Because Sam doesn’t remember Mary in any way before the YED killed her, his relationship with Mary is in many ways a clean slate. There’s no wondering how much she has changed, no comparisons to made when it comes to how she relates to him as a mother. While undeniably his identity was partly formed by her absence and how her death affected his relationship with John, Mary and Sam’s relationship is a story waiting to be written. As Dean said in Mama Mia
Dean: You know when you died, it changed Dad. I mean he was hell-bent on finding out what happened. The hunter life, it just took him over. I guess I was the same. But, Sammy– Sammy, he was different. He wanted out.
In its fundamentals meeting her, having her in his life again doesn’t change his identity. Her absence was always a given, Of course I am not saying that Sam is not affected by Mary’s return to the living, he very clearly is, but how he relates to her on an interpersonal level is dictated solely by the present and not in the past. After all, she never cut the crusts off his PB&Js. It’s also why Sam can accept her hug at the end of the episode whereas Dean cannot.
Which leaves Dean, the one who is always left, the little boy who wuvs hugs and refuses the one hug we all know he has craved most his entire life. Because while Mary never cut off the crusts of Sam’s PB&Js, she did for Dean, and Dean in turn, did it for Sammy. It is nothing new to state that Dean took over the caregiver role Mary was shown with as having for Dean. What has shaken me up quite a bit though, is how the first three episodes have shown us that in fact Dean may have taken on many more of Mary’s character traits than we had previously thought. And this isn’t a good thing. In this case, as Sam said, like mother like sons.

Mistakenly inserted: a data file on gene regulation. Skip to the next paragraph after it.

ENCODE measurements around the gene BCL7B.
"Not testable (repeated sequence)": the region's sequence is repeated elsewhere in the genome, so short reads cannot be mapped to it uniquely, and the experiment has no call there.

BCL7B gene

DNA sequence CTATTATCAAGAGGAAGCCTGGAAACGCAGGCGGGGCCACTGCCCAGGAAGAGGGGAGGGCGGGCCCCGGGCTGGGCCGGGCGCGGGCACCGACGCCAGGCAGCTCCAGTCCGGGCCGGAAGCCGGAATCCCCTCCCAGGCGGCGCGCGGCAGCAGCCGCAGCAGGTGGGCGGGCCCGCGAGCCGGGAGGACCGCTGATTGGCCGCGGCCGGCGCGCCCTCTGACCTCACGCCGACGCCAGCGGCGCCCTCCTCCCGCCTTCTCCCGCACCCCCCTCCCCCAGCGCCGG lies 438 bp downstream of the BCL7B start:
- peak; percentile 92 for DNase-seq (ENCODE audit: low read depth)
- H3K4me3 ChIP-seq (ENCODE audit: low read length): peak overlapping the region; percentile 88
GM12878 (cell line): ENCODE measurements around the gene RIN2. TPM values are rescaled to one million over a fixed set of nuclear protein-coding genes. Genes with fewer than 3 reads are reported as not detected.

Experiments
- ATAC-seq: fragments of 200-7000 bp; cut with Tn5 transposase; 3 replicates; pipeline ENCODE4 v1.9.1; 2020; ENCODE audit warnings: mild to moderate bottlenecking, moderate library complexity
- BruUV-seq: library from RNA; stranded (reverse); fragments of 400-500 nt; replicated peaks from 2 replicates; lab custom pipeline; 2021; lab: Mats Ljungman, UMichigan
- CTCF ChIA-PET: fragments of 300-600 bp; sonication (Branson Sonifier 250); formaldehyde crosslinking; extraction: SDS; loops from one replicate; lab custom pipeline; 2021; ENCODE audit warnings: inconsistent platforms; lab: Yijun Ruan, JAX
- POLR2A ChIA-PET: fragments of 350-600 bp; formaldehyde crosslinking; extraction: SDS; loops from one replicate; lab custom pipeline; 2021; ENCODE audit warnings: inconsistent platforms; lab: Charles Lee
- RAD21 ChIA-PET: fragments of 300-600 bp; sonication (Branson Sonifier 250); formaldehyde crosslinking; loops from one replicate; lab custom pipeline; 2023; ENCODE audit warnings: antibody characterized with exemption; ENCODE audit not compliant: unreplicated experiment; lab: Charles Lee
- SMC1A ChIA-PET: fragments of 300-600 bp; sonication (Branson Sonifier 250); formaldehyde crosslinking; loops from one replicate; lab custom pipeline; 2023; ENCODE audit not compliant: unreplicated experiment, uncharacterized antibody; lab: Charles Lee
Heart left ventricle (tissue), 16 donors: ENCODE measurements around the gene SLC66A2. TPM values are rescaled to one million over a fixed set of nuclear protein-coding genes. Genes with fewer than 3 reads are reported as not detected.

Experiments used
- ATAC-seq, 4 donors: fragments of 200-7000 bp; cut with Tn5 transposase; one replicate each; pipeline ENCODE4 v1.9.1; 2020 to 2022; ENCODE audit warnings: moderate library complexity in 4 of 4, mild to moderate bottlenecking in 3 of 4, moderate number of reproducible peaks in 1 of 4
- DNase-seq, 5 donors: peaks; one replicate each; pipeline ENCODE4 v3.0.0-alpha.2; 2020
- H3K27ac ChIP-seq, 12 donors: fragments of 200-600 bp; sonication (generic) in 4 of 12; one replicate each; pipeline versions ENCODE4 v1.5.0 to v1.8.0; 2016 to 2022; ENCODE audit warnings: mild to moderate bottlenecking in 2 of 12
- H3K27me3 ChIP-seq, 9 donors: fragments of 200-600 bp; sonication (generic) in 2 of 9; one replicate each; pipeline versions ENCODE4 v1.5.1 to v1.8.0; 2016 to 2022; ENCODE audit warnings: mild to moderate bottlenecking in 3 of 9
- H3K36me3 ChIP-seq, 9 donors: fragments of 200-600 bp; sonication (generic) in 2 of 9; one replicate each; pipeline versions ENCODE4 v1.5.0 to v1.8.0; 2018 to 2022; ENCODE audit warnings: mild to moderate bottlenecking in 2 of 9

Keep Calm and Carry On made it clear Vonnegut - before always thought of as a beacon of Dean’s independent thought- is now connected to Mary as she loved the movie adaptation of Slaughterhouse-Five. One of the reasons she thought John was cute was the fact he knew every Zeppelin song, Mary’s nickname for Impala is sweetheart. Hell, even the fandom given, that Dean’s love for food and specifically pie is connected to Mary was blown to hell
Dean: Your meatloaf was amazing.
Mary: Came from the Piggly Wiggly. Sorry to burst your bubble.
Disturbingly, the first three episodes have left me with the impression that in many ways Mary Winchester’s return has re-invoked the ghost of John Winchester but in the female form. And that given this new information, Dean is as much Mommy’s little soldier as he was John’s. On the surface we’ve seen a Dean much closer to WIaWNSB!Dean these past few weeks. But this time a Mary Winchester shaped reality was taken from without having any say in it. And his mask most likely about to slide back into place
So, I’m curious to see where the season is going to take all this. Winchester identity struggles are nothing new, but this one….I’ve said it before many times, Dean needs to break with his past in order to move on (perhaps on that “nice bike” Jensen has referenced in the past as being his preferred ending for Dean riding it off into the sunset) and Mary’s rejection of him might finally have been the catalyst he needs.
Dean: You’re home now
Mary: No, I’m not
It breaks my heart for Dean, but yeah, the Woman in White can never go home. And maybe it’s not such a bad thing, for it’s the kids that are caught in the spectre of her past.